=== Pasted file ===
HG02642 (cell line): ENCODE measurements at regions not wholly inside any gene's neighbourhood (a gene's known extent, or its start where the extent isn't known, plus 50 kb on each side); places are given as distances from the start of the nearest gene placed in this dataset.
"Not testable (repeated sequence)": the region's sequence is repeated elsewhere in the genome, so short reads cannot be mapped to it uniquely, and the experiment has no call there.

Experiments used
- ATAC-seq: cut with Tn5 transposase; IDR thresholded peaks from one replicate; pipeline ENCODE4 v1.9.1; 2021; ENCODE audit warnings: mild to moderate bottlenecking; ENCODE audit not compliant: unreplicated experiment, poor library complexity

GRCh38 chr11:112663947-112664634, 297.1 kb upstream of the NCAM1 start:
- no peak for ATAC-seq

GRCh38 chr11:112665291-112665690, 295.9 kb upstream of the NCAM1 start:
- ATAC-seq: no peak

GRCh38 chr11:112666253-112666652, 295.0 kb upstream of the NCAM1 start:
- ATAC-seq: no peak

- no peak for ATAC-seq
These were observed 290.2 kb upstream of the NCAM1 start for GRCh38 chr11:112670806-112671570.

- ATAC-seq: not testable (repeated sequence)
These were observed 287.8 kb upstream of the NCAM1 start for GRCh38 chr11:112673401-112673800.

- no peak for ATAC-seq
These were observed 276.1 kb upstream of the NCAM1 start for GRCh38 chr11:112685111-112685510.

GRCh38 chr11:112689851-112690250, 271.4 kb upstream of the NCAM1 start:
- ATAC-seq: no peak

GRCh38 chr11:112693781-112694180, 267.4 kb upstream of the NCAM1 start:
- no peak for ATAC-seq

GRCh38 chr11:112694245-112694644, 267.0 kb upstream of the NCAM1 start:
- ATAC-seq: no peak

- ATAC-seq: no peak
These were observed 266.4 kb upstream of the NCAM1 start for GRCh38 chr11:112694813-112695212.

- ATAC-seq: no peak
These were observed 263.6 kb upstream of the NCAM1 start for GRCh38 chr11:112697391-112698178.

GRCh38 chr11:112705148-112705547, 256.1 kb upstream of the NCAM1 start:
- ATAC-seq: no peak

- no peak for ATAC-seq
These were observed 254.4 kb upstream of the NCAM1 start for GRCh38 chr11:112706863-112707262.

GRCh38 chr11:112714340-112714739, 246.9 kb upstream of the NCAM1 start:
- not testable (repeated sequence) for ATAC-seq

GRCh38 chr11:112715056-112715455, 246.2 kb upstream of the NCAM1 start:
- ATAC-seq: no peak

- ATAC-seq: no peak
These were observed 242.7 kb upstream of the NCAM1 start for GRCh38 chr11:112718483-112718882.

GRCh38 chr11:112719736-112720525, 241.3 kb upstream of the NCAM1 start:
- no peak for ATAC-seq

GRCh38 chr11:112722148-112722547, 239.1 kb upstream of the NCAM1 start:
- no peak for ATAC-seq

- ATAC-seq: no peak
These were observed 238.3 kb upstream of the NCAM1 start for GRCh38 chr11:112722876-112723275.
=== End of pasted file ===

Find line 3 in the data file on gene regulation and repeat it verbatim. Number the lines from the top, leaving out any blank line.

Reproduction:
Experiments used